The First State of the Union
Learn more about Washington's 1790 Address to Congress - the very first State of the Union.
On January 8, 1790, President George Washington delivered to Congress the first State of the Union address in American history. This address presented defense, foreign policy, economic, education, and immigration related topics to gathered representatives and senators in Federal Hall, New York City.
Fellow Citizens of the Senate, and House of Representatives.
I embrace with great satisfaction the opportunity, which now presents itself, of congratulating you on the present favourable prospects of our public affairs. The recent accession of the important State of North Carolina to the Constitution of the United States (of which official information has been received)—the rising credit and respectability of our Country—the general and increasing good will towards the Government of the Union—and the concord, peace and plenty, with which we are blessed, are circumstances, auspicious, in an eminent degree to our national prosperity.
In resuming your consultations for the general good, you cannot but derive encouragement from the reflection, that the measures of the last Session have been as satisfactory to your Constituents, as the novelty and difficulty of the work allowed you to hope. Still further to realize their expectations, and to secure the blessings which a Gracious Providence has placed within our reach, will in the course of the present important Session, call for the cool and deliberate exertion of your patriotism, firmness and wisdom.
Among the many interesting objects, which will engage your attention, that of providing for the common defence will merit particular regard. To be prepared for war is one of the most effectual means of preserving peace.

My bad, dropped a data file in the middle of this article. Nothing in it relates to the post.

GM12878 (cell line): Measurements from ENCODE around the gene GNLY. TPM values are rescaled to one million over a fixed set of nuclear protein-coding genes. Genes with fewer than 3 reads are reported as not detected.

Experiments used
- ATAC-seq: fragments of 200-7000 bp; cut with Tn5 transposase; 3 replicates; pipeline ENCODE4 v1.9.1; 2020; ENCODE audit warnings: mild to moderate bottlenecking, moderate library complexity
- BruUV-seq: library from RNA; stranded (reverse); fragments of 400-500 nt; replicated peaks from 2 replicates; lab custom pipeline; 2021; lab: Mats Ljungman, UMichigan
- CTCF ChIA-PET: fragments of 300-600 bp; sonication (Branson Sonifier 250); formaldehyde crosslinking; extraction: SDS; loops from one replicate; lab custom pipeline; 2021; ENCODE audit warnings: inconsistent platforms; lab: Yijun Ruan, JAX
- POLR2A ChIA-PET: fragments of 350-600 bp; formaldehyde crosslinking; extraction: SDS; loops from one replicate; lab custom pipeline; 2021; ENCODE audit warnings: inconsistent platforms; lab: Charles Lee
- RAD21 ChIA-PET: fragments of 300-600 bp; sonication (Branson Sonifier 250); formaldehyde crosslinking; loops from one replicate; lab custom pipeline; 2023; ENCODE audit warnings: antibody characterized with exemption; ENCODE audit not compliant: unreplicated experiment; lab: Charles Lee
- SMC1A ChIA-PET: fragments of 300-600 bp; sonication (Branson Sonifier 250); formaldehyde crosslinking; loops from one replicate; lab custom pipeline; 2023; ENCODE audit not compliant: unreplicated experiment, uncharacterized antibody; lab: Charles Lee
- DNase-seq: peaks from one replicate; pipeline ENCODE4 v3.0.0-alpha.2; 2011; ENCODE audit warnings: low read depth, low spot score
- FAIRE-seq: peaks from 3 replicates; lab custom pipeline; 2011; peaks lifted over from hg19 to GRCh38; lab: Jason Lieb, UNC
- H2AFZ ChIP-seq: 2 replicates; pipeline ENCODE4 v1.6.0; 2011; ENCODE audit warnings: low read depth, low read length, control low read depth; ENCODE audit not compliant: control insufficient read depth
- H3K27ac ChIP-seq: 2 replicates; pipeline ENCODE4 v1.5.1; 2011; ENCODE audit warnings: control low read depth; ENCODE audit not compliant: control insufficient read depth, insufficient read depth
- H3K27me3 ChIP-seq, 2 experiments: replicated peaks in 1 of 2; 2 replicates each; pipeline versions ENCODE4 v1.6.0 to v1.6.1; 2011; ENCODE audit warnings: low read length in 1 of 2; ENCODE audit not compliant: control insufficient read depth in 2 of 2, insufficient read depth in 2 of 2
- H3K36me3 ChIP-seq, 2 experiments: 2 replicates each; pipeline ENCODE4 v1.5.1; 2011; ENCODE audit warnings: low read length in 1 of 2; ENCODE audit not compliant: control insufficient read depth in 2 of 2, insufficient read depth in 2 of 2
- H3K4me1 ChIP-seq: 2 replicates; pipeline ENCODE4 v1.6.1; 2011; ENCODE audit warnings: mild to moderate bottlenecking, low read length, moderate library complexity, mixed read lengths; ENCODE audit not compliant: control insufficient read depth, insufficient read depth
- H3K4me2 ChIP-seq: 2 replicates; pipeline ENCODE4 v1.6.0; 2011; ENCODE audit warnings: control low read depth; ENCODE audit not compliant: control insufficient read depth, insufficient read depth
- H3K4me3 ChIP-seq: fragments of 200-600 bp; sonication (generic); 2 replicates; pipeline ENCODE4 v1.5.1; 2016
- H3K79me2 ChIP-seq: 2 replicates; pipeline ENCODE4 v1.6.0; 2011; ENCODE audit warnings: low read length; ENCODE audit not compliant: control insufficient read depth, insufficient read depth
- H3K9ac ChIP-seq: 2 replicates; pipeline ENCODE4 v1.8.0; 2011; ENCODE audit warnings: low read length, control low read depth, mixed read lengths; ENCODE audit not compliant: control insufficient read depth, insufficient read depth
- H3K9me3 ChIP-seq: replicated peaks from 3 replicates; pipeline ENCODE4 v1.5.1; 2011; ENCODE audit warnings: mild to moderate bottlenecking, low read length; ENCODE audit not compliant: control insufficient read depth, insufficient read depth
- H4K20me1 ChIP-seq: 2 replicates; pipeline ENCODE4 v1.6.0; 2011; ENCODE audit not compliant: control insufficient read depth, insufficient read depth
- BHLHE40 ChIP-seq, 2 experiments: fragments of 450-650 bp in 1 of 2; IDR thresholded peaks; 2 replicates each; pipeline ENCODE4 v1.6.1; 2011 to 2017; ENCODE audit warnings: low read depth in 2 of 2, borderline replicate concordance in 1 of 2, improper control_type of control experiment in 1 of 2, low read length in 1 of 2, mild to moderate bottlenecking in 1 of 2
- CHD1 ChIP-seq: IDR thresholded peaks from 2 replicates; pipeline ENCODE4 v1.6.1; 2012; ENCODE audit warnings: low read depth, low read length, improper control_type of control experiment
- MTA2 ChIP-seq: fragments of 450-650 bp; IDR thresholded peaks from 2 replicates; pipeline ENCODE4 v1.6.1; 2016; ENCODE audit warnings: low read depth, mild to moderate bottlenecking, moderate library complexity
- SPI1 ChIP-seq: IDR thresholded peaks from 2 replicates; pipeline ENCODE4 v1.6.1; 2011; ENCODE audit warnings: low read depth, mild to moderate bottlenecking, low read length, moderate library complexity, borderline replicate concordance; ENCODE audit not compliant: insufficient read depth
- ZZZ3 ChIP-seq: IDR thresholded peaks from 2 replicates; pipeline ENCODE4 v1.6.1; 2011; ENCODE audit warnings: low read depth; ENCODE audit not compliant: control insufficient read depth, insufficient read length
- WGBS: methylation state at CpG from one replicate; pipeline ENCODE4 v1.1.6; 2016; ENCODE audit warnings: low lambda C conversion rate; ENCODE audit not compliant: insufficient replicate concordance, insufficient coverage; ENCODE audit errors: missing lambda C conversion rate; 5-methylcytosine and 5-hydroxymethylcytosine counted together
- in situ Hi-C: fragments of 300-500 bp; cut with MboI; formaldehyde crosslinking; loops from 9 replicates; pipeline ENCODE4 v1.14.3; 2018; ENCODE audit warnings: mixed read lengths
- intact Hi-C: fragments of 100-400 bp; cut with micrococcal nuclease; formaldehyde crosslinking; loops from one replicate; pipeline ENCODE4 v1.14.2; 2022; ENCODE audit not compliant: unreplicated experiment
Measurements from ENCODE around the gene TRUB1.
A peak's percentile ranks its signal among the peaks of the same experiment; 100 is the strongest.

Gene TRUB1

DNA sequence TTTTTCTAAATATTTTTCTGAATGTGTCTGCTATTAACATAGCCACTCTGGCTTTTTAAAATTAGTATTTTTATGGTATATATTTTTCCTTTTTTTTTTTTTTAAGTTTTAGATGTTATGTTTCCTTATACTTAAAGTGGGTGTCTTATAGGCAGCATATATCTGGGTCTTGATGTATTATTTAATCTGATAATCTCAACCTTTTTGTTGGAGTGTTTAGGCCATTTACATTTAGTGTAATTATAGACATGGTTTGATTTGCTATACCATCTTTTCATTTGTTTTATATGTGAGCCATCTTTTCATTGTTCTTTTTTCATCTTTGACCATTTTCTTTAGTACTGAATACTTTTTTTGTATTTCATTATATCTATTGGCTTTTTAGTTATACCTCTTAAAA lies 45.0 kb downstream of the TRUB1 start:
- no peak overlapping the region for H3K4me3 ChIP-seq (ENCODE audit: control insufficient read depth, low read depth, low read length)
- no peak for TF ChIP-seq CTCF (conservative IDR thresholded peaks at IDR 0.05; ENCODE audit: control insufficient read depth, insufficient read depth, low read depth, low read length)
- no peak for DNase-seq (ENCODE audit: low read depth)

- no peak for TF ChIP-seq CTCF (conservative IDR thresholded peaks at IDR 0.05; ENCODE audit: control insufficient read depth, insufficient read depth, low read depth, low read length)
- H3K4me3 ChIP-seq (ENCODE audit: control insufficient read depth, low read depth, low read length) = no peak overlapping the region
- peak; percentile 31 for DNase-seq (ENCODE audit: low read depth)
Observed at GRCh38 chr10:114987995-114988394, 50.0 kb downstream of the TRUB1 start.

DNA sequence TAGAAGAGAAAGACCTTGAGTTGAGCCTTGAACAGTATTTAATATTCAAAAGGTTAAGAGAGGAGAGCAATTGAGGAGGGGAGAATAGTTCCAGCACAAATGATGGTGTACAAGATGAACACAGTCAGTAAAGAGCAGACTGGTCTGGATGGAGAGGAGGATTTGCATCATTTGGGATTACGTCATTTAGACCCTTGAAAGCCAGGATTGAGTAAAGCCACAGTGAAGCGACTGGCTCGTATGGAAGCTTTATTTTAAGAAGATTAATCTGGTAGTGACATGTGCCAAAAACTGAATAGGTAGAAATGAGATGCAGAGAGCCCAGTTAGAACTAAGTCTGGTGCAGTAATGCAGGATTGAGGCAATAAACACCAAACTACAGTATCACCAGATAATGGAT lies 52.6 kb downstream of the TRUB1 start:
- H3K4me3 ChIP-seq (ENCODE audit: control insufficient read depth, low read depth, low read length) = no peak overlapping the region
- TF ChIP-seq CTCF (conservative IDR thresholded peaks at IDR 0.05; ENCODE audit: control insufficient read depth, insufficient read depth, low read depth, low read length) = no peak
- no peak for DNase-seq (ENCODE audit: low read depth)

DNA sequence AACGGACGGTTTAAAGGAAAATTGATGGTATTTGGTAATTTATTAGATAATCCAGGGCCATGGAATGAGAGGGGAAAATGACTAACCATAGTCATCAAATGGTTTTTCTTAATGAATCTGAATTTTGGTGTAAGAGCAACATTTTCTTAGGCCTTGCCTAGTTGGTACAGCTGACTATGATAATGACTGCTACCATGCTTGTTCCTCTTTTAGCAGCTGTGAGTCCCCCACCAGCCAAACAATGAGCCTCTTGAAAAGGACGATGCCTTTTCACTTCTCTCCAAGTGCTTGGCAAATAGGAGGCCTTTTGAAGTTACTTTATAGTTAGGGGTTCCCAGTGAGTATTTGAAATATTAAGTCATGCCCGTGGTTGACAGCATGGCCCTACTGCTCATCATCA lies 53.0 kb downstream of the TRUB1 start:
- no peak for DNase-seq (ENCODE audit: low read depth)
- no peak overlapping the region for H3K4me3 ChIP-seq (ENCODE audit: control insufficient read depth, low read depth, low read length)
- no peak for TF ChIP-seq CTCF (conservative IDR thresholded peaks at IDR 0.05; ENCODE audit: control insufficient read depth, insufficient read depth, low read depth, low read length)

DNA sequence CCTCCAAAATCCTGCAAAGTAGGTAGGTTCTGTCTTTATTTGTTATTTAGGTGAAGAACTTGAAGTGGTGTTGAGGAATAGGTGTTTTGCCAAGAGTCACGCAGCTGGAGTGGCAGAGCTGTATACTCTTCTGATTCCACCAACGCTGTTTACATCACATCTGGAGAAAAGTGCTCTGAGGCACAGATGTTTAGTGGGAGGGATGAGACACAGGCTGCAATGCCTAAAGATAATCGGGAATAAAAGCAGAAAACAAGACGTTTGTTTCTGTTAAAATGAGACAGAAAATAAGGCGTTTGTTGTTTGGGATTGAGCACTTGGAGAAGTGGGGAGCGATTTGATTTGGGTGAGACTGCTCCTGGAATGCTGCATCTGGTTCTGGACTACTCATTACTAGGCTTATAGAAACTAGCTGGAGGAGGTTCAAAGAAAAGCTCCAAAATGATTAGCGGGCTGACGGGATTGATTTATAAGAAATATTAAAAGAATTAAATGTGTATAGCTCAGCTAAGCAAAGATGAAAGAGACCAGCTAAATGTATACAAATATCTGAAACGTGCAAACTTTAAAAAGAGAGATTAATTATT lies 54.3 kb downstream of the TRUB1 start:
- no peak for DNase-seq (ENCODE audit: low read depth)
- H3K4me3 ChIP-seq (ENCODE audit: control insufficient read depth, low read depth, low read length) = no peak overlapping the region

A free people ought not only to be armed but disciplined; to which end a Uniform and well digested plan is requisite: And their safety and interest require that they should promote such manufactories, as tend to render them independent on others, for essential, particularly for military supplies.
The proper establishment of the Troops which may be deemed indispensible, will be entitled to mature consideration. In the arrangements which may be made respecting it, it will be of importance to conciliate the comfortable support of the Officers and Soldiers with a due regard to economy.
There was reason to hope, that the pacific measures adopted with regard to certain hostile tribes of Indians would have relieved the inhabitants of our Southern and Western frontiers from their depredations. But you will percieve, from the information contained in the papers, which I shall direct to be laid before you (comprehending a communication from the Commonwealth of Virginia) that we ought to be prepared to afford protection to those parts of the Union; and, if necessary, to punish aggressors.
The interests of the United States require, that our intercourse with other nations should be facilitated by such provisions as will enable me to fulfil my duty in that respect, in the manner, which circumstances may render most conducive to the public good: And to this end, that the compensations to be made to the persons, who may be employed, should, according to the nature of their appointments, be defined by law; and a competent fund designated for defraying the expenses incident to the conduct of foreign affairs.
Various considerations also render it expedient, that the terms on which foreigners may be admitted to the rights of Citizens, should be speedily ascertained by a uniform rule of naturalization.